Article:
It really is much easier to use the same lessons from semester to semester and have students in the classic classroom setting where I can just tell them what I know about that particular unit, rather than collecting my thoughts in a digital medium for accessibility by students out of my classroom. I really don’t like watching myself on video, nor listening to myself talk from a recording.  But what I do like is planning my instructional materials ahead, making mistakes and correcting them before I’m in front of the crowd. I also like having access to vast resources that I’ve organized for students to use outside of class. And finally, I especially like being able to surmise from students when they are prepared for collaboration, and when they are not.  I like asking students to be credible in their thinking by asking them, “how do you know that?” Not only is my classroom flipped but the tables are turned!

Critical School Space

Not every classroom and every teacher will have all the technology that is available for learning.  And actually, there isn’t one tool, nor one application that can automate the learning process. We have iPads in classrooms for engaging students and for acquiring information. We still need laptops and computer labs for computing and automating ideas. We should still be using primary resources in libraries and not depend solely on digital information as the basis for all our knowledge. Much in the same way we cannot depend on the Wii for providing tools for physical activity, we still need the gymnasium to physically throw, catch, run at our full physical potential.

The learning environment that is conducive to access to various mediums is optimal for success. Arrange the desks in groups, have chairs on wheels, have multiple flat screens in position viewable from different angles.  Have iPads available for automation and consuming. Also arrange time in computer labs or on laptops for computing and producing. Be ready to manage multiple activities happening simultaneously, that all contribute to reaching a collaborative end result.  We could use the metaphor of a potluck banquet, every one brings one dish, not everyone brings a whole meal.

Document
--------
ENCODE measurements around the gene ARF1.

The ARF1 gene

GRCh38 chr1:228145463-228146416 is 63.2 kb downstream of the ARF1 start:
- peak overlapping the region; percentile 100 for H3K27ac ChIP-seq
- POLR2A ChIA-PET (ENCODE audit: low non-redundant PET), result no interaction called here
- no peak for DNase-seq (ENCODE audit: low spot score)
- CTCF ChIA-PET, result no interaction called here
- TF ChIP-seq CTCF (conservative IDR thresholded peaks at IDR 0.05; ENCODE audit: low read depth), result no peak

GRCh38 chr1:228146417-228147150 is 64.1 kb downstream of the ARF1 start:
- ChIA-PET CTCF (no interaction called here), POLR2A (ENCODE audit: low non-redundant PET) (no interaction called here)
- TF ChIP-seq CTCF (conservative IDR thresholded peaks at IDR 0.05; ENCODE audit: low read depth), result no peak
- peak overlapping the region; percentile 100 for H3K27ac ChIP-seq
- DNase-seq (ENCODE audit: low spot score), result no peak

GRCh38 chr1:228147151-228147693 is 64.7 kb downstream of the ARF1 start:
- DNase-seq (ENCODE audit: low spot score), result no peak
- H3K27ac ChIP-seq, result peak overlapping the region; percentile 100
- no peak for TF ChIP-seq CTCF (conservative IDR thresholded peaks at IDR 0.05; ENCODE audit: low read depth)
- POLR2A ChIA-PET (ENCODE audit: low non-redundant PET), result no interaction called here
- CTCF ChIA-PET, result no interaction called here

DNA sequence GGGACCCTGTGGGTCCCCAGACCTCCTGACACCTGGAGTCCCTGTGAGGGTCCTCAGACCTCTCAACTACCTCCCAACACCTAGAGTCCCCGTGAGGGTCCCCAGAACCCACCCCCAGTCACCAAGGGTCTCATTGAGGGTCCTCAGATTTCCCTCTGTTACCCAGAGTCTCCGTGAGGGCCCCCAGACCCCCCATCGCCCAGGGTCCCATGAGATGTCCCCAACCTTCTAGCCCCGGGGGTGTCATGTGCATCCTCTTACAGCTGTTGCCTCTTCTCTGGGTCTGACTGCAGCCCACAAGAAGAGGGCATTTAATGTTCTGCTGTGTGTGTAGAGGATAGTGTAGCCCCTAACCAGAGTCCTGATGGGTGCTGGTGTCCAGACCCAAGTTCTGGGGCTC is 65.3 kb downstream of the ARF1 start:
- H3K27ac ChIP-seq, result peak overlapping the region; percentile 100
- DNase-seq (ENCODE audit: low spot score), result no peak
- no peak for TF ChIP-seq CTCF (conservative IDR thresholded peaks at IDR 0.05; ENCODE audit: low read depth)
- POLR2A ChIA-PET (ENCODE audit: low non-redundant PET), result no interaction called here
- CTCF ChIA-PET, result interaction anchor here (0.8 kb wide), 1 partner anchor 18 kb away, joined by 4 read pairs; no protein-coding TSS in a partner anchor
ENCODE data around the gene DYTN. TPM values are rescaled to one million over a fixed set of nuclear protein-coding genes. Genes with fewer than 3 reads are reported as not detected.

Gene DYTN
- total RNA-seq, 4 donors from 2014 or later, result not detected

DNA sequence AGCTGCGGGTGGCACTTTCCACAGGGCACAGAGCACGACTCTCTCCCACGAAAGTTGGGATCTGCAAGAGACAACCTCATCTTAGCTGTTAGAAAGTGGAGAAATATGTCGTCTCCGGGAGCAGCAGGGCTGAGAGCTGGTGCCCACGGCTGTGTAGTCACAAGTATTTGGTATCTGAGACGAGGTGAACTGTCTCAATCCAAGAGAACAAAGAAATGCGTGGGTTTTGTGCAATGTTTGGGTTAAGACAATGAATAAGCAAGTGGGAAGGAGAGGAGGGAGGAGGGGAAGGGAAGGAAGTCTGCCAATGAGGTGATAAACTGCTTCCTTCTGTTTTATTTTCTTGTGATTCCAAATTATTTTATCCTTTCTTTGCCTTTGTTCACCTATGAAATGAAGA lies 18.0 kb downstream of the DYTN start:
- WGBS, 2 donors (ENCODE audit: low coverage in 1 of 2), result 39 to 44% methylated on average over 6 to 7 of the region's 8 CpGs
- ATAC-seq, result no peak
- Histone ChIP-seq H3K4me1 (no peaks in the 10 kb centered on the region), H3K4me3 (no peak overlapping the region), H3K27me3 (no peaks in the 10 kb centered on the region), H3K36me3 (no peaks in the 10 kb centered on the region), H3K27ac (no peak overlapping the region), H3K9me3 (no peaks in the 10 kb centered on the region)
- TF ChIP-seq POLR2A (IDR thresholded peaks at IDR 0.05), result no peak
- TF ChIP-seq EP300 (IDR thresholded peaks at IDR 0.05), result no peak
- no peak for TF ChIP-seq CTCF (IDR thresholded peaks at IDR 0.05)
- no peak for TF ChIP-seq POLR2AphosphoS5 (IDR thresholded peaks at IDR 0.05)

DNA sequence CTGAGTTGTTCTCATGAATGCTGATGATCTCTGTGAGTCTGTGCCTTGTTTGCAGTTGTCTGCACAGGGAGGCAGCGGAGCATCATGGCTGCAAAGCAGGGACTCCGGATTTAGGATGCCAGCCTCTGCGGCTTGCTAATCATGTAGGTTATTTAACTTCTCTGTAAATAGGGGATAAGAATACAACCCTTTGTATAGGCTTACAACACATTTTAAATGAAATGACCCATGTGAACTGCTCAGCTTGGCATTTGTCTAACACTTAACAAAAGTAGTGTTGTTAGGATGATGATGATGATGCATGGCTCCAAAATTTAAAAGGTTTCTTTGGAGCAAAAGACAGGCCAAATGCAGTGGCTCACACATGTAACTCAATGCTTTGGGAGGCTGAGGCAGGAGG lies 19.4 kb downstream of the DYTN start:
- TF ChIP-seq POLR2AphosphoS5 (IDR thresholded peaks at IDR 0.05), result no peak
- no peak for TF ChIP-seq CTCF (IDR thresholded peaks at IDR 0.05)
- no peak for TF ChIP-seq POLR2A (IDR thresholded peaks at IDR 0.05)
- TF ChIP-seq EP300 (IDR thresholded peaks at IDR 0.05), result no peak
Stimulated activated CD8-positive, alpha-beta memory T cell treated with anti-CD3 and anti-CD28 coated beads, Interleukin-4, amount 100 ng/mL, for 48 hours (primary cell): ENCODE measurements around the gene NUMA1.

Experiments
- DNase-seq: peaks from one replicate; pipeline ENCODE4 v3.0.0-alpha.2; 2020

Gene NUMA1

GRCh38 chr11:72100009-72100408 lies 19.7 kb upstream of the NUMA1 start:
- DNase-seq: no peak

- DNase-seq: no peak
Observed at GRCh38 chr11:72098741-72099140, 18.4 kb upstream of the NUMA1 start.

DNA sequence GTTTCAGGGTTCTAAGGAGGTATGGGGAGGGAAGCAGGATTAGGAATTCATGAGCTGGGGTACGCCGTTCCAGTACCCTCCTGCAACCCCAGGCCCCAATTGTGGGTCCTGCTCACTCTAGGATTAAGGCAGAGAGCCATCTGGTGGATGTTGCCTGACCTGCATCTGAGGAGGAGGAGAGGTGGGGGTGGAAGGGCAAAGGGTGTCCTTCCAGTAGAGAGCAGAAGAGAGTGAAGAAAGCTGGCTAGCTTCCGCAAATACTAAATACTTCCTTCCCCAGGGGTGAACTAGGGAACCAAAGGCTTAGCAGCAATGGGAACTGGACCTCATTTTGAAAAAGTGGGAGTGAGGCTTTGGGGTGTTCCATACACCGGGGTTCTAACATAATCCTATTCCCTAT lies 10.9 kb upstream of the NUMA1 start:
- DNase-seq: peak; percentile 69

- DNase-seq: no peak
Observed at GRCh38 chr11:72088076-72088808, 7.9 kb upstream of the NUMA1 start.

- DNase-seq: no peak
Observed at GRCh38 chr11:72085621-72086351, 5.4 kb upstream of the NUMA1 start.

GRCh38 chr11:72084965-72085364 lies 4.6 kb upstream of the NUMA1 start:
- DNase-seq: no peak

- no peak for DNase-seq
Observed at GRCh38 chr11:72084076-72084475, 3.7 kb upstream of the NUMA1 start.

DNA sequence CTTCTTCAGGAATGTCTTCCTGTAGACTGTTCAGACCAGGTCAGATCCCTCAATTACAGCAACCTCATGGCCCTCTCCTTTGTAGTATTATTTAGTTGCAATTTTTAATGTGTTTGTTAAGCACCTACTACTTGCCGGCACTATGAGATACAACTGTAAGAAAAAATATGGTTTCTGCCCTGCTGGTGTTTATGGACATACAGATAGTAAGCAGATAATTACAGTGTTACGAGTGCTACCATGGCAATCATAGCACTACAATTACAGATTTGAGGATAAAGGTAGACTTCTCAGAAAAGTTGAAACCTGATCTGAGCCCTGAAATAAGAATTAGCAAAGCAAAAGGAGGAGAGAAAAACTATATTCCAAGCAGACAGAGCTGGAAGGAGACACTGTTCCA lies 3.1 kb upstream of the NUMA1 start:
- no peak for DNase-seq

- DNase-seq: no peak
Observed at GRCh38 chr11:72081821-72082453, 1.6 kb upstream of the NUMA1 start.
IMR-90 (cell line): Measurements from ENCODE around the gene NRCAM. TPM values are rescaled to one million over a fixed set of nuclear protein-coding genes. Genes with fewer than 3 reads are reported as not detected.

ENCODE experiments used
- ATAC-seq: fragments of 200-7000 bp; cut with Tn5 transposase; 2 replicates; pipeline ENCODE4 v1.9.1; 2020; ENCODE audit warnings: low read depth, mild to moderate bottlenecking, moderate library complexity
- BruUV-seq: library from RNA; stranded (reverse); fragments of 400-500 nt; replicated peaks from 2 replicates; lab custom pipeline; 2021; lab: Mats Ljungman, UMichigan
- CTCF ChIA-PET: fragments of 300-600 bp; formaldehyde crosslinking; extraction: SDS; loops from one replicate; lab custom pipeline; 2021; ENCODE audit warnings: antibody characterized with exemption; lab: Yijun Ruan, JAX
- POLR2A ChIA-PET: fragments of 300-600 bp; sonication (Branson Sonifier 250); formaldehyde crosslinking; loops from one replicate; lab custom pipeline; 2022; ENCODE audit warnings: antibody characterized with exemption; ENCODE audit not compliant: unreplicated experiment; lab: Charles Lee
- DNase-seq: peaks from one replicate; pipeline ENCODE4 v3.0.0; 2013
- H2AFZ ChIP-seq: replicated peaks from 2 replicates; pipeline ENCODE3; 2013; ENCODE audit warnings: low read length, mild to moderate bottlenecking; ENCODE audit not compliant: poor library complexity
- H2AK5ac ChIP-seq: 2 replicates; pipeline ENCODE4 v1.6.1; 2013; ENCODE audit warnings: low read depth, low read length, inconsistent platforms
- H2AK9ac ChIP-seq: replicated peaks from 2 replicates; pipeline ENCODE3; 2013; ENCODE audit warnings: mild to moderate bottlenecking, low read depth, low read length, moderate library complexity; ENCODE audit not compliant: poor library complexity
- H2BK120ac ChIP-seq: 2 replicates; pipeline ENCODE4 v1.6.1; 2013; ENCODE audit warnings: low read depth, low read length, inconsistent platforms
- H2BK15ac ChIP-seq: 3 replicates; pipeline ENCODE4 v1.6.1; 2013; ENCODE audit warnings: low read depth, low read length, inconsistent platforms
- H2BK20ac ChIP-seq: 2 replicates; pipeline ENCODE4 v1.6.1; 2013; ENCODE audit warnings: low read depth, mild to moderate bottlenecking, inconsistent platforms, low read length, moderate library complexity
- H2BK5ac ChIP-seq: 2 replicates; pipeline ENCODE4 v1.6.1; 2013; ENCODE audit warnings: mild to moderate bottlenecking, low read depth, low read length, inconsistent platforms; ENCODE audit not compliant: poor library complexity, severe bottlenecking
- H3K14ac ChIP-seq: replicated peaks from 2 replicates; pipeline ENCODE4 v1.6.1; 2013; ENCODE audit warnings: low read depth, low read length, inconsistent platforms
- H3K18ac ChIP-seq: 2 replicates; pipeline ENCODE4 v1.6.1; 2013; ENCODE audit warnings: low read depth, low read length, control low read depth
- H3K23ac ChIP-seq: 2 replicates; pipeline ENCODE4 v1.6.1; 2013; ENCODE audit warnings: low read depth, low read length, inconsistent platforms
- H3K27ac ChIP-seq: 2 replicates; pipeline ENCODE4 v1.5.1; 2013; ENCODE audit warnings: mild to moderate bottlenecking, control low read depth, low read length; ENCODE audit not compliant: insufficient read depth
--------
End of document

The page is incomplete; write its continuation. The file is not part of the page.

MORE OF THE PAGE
Anytime, Anywhere Space

In modern learning spaces, students spend time collaborating and constructing solutions to complex problems driven by cross- curricular topics. Modern tools such as laptops, iPads, digital cameras, Web 2.0 applications, and whiteboards make up active learning spaces that are dependent on skilled educators as facilitators of learning. The future of learning depends on teaching students how to be inquisitive thinkers who not only consume information but can also produce solutions based on their knowledge. It is essential today to have learning experiences that will prepare students to be independent learners, creative thinkers, and active members of society.

More and more emphasis is being placed on teachers to diversify instruction to meet the needs of every student. It makes sense to arrange the educational workspace to facilitate this type of activity. Desks in rows, or computers in desktop cubicles may not inspire innovation in the same manner as open collaborative counters and chairs on wheels might. I can envision an active learning classroom of the future that is equipped with interactive web-enabled plexi-glass tabletops for students to navigate to core curriculum sites for facts to support their problem-solving tasks. As they discover new information it is compiled in a database that is projecting on one of 5 monitors in the room.  The physical space is alive and growing through the virtual space and the mind power of all the students in the room. As teams of people all investigating a solution, the students construct ideas, organize data, and concentrate on the facts that are available for problem-solving.  In this type of learning environment, gradually the experience of simulation of the global 21st century collaborative network is the way students become educated. 

Allison Goedde, Ed.D. EDHD, is the Off-campus Cohort Coordinator for the Master’s in Classroom Technology Degree at Bowling Green State University. For more information, visit